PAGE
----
Former head coach Craig Howard, who led SOU to its only national championship in 2014, died suddenly last January and two months later Hall was hired to take over a program still in shock. Hall managed to retain almost the entire coaching staff, including offensive coordinator and Howard’s longtime friend Ken Fasnacht, and the players dedicated the season to Howard.
Hall said Howard’s influence was a major part of who the Raiders were all season, a connection that contributed heavy feelings to an already emotional loss in Georgia.
“They were just in shock,” he said. “There was clearly the emotion of finality for the seniors that they weren’t going to get another shot. I think the goal all along this year was to get back to Daytona for so many reasons — because they had been there their freshmen and sophomore years, and it was dedication to coach Howard. And what a great tribute to him if we had gone all the way to bring our team back to where he had once brought the program. I think the disappointment in that was evident after the game.”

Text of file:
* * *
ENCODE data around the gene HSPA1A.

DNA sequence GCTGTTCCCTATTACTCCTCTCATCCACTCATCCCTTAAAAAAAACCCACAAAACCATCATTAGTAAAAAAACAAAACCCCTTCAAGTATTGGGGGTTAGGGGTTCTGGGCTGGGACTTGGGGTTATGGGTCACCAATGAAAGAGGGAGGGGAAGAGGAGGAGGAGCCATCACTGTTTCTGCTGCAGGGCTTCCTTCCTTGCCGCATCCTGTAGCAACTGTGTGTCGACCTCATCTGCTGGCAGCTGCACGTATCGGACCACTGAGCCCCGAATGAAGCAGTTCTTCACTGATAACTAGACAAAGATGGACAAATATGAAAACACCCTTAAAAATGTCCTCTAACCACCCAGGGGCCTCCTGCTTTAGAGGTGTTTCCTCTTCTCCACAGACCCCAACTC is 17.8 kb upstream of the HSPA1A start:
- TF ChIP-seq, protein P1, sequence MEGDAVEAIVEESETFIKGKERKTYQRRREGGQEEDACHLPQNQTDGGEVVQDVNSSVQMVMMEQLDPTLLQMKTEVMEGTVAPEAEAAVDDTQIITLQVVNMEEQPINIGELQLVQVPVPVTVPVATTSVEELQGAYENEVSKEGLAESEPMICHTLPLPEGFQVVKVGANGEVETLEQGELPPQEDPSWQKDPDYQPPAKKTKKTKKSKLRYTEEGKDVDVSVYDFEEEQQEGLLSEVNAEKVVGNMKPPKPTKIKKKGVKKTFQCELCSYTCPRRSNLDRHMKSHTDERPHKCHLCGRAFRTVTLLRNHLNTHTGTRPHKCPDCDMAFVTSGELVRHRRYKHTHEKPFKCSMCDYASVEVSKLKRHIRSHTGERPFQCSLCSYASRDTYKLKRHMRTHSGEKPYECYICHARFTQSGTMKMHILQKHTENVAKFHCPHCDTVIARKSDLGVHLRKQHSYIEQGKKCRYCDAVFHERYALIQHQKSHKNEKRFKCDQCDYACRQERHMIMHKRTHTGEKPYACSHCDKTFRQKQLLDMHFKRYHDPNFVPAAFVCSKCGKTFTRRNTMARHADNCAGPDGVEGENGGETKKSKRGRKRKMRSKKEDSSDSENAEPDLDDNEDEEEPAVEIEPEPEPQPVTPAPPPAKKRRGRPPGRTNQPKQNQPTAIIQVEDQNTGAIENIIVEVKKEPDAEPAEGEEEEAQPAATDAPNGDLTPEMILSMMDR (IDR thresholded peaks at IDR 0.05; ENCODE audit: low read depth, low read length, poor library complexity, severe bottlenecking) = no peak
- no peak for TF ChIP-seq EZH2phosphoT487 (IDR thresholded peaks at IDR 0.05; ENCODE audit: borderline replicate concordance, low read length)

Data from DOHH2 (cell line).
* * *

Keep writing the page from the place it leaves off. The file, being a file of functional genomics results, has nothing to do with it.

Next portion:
With most of the defense returning along with a top-flight receiving corps, the Raiders would have had high hopes even without Tanner Trosin, but when the star quarterback who missed most of last season with a broken foot returned looking just as good or better than the player who led SOU to the 2015 national championship game, they appeared primed to do something special.
Southern Oregon’s Frontier Conference campaign, although bumpy at times, went exactly as planned, as the Raiders ran the table to enter the NAIA Football Championship Series — the 16-team playoff bracket — 10-0 and ranked No. 5 in the country, up 20 spots from where they started the season.
Besides two close games in the middle of the season against Rocky Mountain and Eastern Oregon, the Raiders dominated the conference, and rocked preseason favorite Montana Tech 24-10 in Butte, Montana, in the regular-season finale Nov. 11 to sail into the postseason.
Trosin was certainly the catalyst on offense, but receivers Bronson Ader, Jordan Suell and Matt Boudreaux and running back Rey Vega made huge contributions for a unit that averaged 482 yards and 36.8 points per game.